The school district accused of spying on students at home via laptop webcam has agreed to settle two student lawsuits for a total of $610,000. The Lower Merion School District board of directors released a statement Tuesday morning, saying that it decided to settle in order to move on and "protect the interests of our taxpayers," even if that meant not being able to share its own side of the story.
The webcam issue first came to light in February when high school student Blake J. Robbins was disciplined by his assistant principal for engaging in "improper behavior" while at home—the evidence for which was apparently a photograph from the built-in webcam on his school-issued laptop. Once the Robbins family filed its class-action lawsuit against the district, the FBI began investigating the case as well to see whether the school had broken any federal wiretap laws.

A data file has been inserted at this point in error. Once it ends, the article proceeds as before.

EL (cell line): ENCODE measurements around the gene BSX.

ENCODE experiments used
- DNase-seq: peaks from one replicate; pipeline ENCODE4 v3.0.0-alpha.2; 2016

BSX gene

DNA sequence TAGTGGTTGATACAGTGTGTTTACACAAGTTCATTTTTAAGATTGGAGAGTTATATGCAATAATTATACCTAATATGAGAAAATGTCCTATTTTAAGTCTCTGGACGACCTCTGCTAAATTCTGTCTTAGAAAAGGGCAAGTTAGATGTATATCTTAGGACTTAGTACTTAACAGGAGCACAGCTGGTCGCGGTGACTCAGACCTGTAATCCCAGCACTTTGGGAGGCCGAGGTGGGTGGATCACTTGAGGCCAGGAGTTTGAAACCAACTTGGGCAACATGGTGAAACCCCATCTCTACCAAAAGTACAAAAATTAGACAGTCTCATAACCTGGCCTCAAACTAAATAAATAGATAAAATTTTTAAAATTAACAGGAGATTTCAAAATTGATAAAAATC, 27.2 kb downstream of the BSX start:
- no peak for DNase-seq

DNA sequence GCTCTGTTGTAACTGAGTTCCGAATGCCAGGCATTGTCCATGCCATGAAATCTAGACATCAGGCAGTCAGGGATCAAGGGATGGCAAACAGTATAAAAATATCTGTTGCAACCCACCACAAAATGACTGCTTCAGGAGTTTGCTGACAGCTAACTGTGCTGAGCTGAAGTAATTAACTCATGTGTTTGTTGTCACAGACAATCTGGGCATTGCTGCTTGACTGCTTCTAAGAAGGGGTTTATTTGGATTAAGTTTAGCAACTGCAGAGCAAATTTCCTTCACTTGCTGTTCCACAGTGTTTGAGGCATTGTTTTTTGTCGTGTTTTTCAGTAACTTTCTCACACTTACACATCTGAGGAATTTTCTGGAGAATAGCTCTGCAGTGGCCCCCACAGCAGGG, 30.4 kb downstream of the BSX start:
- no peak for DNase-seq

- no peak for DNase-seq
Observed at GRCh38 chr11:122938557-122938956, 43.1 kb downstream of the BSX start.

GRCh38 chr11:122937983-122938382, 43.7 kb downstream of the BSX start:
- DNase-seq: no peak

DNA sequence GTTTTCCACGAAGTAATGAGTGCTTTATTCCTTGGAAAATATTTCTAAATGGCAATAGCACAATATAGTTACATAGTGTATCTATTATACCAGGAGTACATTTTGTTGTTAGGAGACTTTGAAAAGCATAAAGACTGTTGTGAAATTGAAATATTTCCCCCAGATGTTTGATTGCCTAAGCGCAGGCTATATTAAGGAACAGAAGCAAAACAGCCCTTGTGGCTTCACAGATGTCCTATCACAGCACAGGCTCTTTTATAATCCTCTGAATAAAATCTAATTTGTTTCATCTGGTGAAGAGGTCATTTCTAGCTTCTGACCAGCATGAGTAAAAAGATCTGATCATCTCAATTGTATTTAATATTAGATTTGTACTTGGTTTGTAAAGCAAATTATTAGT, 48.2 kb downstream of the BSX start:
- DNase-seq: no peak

Following a court order to preserve the webcam images from the district's 2,300 student-issued laptops, the Robbins' updated their claims, saying that the school took more than 400 photos of Blake in his room (some while he was "partially undressed"). Additionally, they said the school took "thousands" more pictures of other students in their homes, or in some case screenshots of private IM conversations.
Even worse, the IT staff responsible for monitoring the student laptops seemingly viewed the whole thing as entertainment, with one admin telling another via e-mail that the photos were "like a little [Lower Merion School District] soap opera." Another responded with, "I know. I love it!"...